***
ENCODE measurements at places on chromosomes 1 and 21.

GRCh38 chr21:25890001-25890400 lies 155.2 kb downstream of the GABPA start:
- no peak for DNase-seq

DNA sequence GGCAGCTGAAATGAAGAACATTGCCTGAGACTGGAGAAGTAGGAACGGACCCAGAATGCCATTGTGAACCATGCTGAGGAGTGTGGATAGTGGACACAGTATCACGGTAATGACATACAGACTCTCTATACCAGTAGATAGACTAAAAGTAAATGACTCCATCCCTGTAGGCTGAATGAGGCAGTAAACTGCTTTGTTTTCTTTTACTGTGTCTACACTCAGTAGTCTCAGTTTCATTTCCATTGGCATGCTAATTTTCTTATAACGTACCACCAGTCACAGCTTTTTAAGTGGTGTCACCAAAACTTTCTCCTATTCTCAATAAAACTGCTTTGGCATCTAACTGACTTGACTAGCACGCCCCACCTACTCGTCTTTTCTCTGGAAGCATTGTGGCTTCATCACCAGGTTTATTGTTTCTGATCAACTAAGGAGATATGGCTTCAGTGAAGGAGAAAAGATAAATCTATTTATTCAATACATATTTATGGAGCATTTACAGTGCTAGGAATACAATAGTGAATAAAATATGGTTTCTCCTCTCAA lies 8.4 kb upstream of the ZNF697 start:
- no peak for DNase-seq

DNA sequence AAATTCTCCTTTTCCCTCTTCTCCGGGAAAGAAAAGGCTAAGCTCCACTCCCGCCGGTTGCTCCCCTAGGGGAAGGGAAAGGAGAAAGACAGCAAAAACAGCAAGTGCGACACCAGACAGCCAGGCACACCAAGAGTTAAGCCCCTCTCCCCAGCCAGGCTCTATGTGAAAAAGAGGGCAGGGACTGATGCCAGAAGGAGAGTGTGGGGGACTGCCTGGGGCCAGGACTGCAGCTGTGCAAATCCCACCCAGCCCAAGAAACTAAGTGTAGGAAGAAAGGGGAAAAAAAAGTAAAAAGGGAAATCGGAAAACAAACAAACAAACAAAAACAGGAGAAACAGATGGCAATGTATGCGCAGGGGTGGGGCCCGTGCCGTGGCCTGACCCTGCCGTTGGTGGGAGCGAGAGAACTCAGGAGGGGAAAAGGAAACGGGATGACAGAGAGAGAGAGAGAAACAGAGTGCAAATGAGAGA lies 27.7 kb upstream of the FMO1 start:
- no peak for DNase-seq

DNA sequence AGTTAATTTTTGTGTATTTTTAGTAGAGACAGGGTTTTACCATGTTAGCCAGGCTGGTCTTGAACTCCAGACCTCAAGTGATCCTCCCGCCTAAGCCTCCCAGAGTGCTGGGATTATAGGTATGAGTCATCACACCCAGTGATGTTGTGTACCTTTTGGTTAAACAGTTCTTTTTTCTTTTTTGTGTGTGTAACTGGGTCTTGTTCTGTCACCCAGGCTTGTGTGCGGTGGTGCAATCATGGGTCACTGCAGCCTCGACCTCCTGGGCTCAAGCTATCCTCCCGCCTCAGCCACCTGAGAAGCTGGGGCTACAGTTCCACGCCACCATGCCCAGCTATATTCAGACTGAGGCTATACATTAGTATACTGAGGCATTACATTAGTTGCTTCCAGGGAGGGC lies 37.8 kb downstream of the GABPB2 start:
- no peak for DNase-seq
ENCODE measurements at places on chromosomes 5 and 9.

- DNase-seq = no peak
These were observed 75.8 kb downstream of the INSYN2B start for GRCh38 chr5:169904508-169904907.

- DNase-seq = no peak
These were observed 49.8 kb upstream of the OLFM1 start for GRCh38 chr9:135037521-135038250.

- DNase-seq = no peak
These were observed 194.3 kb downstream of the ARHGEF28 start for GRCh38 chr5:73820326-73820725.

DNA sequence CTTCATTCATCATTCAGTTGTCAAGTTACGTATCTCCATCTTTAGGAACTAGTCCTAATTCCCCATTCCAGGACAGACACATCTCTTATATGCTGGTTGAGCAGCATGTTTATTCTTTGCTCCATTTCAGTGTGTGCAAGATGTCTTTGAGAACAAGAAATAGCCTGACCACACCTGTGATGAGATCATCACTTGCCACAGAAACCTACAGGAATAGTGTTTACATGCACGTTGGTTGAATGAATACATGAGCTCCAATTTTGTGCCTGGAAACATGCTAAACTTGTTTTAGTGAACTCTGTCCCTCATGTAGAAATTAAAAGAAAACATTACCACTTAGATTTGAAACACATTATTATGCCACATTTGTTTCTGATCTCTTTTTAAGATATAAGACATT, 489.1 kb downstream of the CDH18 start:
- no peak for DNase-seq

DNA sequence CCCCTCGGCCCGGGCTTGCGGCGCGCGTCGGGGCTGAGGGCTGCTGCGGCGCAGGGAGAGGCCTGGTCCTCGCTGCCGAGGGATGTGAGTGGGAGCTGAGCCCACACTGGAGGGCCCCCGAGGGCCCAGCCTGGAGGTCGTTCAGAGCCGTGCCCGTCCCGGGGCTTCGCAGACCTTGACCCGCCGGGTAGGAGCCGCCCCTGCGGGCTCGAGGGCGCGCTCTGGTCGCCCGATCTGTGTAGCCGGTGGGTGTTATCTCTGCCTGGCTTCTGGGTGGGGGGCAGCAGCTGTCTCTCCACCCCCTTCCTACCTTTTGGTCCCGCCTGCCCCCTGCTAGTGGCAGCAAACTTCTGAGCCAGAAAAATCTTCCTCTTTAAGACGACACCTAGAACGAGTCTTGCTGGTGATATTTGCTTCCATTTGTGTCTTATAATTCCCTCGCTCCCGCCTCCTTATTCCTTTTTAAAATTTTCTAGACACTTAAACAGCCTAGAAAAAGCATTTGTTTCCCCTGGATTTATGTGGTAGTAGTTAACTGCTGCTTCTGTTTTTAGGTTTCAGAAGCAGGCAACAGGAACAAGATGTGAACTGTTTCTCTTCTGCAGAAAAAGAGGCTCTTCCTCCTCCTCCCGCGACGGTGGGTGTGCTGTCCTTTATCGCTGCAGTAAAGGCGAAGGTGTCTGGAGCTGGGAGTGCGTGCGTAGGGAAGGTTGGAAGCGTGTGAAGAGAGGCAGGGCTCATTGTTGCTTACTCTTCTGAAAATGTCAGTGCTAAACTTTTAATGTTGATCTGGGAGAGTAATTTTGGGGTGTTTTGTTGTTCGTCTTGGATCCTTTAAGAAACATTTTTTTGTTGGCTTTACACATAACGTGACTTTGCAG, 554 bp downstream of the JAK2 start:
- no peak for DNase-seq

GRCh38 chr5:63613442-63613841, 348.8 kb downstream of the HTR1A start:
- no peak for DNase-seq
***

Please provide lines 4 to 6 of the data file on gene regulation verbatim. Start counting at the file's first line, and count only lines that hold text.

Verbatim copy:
DNA sequence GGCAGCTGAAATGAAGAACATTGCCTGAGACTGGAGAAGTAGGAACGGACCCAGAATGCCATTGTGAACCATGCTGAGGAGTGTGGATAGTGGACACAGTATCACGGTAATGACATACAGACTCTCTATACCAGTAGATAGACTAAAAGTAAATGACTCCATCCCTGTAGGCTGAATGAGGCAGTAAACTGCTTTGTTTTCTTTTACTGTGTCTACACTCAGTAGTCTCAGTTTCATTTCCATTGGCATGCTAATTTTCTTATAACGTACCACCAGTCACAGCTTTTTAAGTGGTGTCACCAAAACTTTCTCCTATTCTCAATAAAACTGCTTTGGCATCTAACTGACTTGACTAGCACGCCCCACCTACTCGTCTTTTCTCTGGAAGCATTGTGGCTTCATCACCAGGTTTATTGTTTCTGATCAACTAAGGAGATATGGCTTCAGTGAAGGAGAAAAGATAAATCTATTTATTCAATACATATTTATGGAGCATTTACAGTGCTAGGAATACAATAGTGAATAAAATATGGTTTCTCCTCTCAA lies 8.4 kb upstream of the ZNF697 start:
- no peak for DNase-seq

DNA sequence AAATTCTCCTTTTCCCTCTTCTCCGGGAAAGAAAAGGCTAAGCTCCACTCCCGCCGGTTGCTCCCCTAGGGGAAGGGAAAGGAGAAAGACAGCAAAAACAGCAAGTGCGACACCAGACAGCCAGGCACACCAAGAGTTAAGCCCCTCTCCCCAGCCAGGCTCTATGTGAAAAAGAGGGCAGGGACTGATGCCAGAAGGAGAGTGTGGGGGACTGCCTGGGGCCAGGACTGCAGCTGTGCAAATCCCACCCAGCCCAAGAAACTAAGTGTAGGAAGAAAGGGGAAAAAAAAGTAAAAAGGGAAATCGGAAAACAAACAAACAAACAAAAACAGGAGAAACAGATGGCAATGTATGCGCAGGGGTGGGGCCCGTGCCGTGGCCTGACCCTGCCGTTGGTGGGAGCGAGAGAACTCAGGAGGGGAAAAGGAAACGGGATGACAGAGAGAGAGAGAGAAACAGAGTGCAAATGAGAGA lies 27.7 kb upstream of the FMO1 start: